A number of Anglo-American political philosophers argue for the validity and necessity of some social welfare programs within the context of libertarian self-ownership theory. Peter Vallentyne and Hillel Steiner edited a primer, The Origins of Left-Libertarianism: An Anthology of Historical Writings. This text places Hugo Grotius, Thomas Jefferson, Thomas Spence, Thomas Paine, John Stuart Mill, Herbert Spencer and Henry George in the left libertarian tradition. Steiner himself wrote An Essay on Rights, a pioneering look at rights and justice from a left-libertarian perspective.
Philippe Van Parijs has written extensively on what he calls "real libertarianism", an approach very similar to Steiner and Otsuka's, and usually subsumed under the rubric of left-libertarianism. More recently, Michael Otsuka published Libertarianism Without Inequality, where he argues for incorporating egalitarian ideas into libertarian rights schemes.
Though not left-libertarians themselves, G. A. Cohen, John Roemer, and Jon Elster have also written extensively about the notions of self-ownership and equality, which provide the basis for this branch of left libertarian thought. This self-styled left-libertarianism's historical roots in the school of analytical Marxism has cast a cloud of doubt over it for both leftists and libertarians of more conventional stripe.
Pro-capitalist libertarian theory is sometimes called "right-libertarianism." It places a very strong emphasis on private property. Unrestricted capitalism and free markets are advocated by all right-libertarians, with some of them believing that property rights are the most basic rights of all, or that all genuine rights can be understood as property rights rooted in self-ownership (right-libertarians can and do differ on the notion of intellectual property). However, Vallentyne and some other left-libertarian philosophers take a more moderate – and, in their view, realistic - approach. They differ from mainstream right-libertarians on the issue that Robert Nozick calls the "original acquisition of holdings". That is the question of how property rights came about in the first place, and how property was originally acquired.
Right-libertarians hold that "wilderness" is unowned, and that unowned resources are made into property by use. This is generally referred to as homesteading. According to John Locke, when a person "mixes his labor" with a previously unowned object, it becomes his. A person who cultivates a field in the wilderness, by virtue of "mixing his personality" with the land, becomes the rightful owner of it (subject to the Lockean proviso that equally-good land remains free for the taking for others).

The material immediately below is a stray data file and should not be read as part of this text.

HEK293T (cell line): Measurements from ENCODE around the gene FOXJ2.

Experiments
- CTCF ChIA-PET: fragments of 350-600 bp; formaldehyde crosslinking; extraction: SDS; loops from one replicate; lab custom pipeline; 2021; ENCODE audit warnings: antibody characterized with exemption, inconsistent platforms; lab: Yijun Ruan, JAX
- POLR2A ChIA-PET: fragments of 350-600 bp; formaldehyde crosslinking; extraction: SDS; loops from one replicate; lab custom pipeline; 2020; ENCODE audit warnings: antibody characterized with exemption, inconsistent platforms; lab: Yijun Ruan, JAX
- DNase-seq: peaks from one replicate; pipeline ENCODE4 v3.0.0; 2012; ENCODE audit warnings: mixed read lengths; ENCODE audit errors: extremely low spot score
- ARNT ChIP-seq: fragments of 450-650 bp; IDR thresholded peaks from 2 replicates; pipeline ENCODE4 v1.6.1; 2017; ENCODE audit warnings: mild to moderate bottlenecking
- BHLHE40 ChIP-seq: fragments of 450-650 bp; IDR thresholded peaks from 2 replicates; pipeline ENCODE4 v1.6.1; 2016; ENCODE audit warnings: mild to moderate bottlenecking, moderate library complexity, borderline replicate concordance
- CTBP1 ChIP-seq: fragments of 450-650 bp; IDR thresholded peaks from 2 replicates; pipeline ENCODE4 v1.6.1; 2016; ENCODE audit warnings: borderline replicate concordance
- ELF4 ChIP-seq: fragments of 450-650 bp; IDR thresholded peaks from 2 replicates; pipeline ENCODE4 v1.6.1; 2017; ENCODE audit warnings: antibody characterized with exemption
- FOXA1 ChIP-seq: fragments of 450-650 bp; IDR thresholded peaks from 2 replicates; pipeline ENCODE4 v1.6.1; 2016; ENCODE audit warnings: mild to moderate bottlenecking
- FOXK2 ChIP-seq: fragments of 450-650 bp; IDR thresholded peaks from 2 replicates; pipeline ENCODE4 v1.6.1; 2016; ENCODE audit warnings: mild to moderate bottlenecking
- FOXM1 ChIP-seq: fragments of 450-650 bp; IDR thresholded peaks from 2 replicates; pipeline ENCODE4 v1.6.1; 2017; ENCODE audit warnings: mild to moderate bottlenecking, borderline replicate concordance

Vallentyne and some other left-libertarians hold that "wilderness" is commonly owned by all the people in a given area. Since there is no predetermined distribution of land and (they argue) since there is no reason to believe that, all things being equal, some people deserve more property than others, it makes sense to think of resources as commonly owned. Thus this brand of left-libertarianism denies that first use or "mixing labor" has any bearing on ownership. As such, it argues that any theory of left-libertarianism must structure its social and legal system around enforcing this idea of common ownership. Different proponents of this school of thought have different ideas about what can be done with property. Some believe that one must gain some kind of permission from their community in order to use resources. Others argue that people should be allowed to appropriate land in exchange for some kind of rent and they must either pay taxes on the profits made from the appropriated resources or allow the products of those resources to become common property.